I have 10 means and I want to test if there is a significant difference between the groups. The means are composed of cost values that can be negative and positive.

I read here the kruskal test can be used on "ratio" variables but everywhere I read like on this page: https://statistics.laerd.com/spss-tutorials/kruskal-wallis-h-test-using-spss-statistics.php

It seems they must be "positive" ratio scale. The example at that link says you can run the kruskal test on a variable 0-100.

Assumption #1: Your dependent variable should be measured at the ordinal or continuous level (i.e., interval or ratio).

...continuous variables include revision time (measured in hours), intelligence (measured using IQ score), exam performance (measured from 0 to 100),

But can you run Kruskal wallis on NEGATIVE and positive variables? Say each of my 10 variables have a range of ~ -5 to +10?

######## UPDATE:::: THEY defined "ratio" as

Ratio variables are interval variables, but with the added condition that 0 (zero) of the measurement indicates that there is none of that variable. So, temperature measured in degrees Celsius or Fahrenheit is not a ratio variable because 0C does not mean there is no temperature. However, temperature measured in Kelvin is a ratio variable as 0 Kelvin (often called absolute zero) indicates that there is no temperature whatsoever.

from this link https://statistics.laerd.com/statistical-guides/types-of-variable.php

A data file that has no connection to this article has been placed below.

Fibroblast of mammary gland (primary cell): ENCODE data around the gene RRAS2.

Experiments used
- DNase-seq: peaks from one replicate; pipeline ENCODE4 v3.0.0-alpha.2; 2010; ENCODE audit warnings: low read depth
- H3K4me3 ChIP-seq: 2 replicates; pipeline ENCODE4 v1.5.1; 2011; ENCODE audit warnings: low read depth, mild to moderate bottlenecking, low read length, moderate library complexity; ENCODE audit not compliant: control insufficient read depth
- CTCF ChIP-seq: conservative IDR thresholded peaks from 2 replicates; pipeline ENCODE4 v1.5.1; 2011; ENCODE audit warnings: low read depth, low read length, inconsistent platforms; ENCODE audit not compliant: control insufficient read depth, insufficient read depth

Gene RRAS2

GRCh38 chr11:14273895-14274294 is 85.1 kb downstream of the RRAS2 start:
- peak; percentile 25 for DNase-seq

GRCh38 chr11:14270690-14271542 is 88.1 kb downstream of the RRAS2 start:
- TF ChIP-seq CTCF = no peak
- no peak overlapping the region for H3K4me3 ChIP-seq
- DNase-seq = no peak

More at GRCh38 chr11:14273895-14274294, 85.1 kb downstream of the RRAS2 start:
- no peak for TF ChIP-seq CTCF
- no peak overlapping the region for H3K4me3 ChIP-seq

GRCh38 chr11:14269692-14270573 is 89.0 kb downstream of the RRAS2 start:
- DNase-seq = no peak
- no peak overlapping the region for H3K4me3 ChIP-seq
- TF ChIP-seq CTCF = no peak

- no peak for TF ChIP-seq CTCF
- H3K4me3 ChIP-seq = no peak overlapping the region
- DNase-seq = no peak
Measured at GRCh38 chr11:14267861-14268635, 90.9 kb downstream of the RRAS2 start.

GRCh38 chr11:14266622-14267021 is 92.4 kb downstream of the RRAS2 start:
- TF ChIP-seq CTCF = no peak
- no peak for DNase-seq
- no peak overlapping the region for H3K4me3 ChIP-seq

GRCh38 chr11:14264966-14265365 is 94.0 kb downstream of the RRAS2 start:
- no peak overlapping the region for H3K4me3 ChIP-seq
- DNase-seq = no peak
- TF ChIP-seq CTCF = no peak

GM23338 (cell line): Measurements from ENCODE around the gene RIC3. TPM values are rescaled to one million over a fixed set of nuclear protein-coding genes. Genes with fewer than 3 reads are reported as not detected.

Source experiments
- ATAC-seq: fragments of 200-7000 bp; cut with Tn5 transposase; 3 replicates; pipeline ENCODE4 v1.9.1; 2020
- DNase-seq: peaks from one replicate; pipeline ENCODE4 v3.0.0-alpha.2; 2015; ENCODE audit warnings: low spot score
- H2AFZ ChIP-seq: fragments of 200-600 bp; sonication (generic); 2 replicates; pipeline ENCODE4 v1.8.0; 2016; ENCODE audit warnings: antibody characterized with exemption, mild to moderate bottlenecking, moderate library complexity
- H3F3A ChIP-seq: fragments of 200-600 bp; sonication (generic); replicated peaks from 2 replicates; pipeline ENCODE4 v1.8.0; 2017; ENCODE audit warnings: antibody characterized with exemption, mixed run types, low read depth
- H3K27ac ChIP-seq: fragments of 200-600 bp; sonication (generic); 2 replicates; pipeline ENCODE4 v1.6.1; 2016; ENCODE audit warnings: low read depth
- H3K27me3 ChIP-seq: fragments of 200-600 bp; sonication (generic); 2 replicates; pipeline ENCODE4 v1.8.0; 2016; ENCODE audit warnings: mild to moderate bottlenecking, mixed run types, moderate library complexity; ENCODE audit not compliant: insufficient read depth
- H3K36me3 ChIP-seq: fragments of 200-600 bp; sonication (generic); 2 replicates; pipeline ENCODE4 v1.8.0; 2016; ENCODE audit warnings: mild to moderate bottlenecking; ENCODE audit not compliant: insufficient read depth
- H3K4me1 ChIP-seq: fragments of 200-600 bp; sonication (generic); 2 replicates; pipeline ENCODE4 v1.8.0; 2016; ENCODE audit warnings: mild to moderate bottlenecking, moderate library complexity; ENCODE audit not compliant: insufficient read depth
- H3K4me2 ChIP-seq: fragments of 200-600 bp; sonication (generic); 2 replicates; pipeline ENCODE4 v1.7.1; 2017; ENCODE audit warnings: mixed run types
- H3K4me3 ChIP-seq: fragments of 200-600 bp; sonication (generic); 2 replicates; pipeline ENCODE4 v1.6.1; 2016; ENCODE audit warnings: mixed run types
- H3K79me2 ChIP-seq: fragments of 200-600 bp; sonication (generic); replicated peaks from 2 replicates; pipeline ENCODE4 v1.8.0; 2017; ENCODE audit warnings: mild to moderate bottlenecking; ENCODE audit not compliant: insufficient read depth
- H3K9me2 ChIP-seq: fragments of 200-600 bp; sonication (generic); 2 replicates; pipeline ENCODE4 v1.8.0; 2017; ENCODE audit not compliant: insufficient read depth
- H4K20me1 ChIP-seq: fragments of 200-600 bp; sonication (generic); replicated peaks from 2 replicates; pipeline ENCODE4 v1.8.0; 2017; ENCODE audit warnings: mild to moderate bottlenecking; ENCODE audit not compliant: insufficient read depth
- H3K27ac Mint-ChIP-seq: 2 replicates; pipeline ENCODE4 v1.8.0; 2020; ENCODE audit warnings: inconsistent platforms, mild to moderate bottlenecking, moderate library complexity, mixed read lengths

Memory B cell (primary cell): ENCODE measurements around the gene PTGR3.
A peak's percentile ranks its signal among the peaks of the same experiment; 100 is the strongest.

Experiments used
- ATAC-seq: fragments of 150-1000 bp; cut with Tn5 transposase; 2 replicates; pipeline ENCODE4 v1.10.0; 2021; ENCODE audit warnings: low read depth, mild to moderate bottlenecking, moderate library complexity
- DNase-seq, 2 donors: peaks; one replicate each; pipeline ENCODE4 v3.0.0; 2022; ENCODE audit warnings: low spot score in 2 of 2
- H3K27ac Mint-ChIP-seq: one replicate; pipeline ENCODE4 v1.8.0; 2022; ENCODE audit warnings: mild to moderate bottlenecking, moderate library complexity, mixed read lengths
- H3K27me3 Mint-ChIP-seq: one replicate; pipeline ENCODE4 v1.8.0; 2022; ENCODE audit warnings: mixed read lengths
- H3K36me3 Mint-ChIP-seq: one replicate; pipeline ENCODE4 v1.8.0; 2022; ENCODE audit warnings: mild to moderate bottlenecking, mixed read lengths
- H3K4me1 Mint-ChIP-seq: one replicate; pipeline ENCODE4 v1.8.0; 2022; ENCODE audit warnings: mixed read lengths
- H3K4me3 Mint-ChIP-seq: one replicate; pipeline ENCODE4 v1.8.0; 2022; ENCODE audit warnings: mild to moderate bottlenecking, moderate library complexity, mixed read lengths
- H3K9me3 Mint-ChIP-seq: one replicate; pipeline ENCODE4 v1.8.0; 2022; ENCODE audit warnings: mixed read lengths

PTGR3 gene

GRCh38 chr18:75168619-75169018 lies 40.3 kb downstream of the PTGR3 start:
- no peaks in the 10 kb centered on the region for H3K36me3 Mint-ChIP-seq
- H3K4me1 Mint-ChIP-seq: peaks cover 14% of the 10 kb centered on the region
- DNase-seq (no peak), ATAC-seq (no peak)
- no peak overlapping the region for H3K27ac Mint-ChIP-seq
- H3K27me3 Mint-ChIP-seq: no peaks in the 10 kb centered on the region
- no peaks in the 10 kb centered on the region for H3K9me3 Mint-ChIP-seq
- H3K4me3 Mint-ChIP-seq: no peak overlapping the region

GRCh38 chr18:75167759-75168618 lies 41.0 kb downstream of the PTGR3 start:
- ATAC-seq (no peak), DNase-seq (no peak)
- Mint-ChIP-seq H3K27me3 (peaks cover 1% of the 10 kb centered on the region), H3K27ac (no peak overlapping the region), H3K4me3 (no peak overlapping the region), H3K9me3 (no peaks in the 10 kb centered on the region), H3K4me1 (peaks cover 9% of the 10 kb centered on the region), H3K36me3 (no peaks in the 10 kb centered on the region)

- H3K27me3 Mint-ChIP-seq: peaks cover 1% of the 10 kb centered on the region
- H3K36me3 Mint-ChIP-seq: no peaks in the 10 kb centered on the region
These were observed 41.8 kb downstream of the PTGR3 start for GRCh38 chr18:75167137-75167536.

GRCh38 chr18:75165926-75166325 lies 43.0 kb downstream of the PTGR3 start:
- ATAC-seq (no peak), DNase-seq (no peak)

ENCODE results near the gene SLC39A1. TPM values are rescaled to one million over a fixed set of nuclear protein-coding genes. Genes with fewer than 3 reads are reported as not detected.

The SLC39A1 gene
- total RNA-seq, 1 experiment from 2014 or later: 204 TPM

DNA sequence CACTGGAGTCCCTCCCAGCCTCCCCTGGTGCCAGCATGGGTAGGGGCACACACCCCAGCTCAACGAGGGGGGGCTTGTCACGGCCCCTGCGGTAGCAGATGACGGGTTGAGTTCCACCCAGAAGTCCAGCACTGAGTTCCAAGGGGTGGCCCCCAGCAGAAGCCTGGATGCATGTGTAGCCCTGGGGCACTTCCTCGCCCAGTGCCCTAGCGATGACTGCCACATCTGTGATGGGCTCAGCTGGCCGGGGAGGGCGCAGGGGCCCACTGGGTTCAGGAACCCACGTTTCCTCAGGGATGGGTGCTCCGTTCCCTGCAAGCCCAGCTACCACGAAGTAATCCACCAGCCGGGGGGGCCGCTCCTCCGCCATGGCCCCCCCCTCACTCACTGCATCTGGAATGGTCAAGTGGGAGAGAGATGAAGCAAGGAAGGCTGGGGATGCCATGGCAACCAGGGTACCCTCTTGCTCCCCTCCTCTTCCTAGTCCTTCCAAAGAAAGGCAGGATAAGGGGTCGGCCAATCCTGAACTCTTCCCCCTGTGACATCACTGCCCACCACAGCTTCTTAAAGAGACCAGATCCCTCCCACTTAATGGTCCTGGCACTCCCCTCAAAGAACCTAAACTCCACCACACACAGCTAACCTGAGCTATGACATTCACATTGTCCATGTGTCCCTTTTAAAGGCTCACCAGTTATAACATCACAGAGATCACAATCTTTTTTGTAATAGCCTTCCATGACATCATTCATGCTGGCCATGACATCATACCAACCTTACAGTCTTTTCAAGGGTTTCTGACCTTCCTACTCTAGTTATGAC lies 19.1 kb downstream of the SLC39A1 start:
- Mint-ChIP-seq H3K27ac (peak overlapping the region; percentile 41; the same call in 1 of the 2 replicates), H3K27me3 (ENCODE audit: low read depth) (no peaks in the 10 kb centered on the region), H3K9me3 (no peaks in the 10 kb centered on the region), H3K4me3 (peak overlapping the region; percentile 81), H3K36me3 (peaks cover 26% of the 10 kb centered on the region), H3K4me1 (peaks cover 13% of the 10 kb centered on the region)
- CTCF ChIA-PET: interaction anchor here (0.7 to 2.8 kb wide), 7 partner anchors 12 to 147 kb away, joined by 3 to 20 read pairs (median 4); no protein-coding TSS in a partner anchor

In my case 0 means 0 cost so I can use Kruskal wallis.

  • 1
    $\begingroup$ What they actually say is "Your dependent variable should be measured at the ordinal or continuous level (i.e., interval or ratio)"... which means three options ordinal, interval and ratio. (They're wrong to imply interval and ratio are necessarily "continuous" though -- you can have discrete variables that are either, and if they think the KW applies to ordinal variables then it should certainly work just as well for discrete interval or discrete ratio variables.) $\endgroup$
    – Glen_b
    Jul 28, 2016 at 2:09

1 Answer 1


In Kruskal-Wallis test only rank of observations matter, not values. Therefore, adding any constant to your values shouldn't affect the results of the test (e.g. using temperatures in C or K should give the same results).

And about the assumption you cited, please notice that it says "continuous level (i.e., interval or ratio)". That is, your dependent variable can be any continuous variable, and continuous variables are intervals and ratios. I think your question forgets the intervals part, because your variables with a range of ~ -5 to +10 can be seen as intervals according to https://statistics.laerd.com/statistical-guides/types-of-variable.php.

Therefore, I think that using negative values in dependent variable in a Kruskal-Wallis test doesn't conflict either with the citation you provided or the definition of the test.


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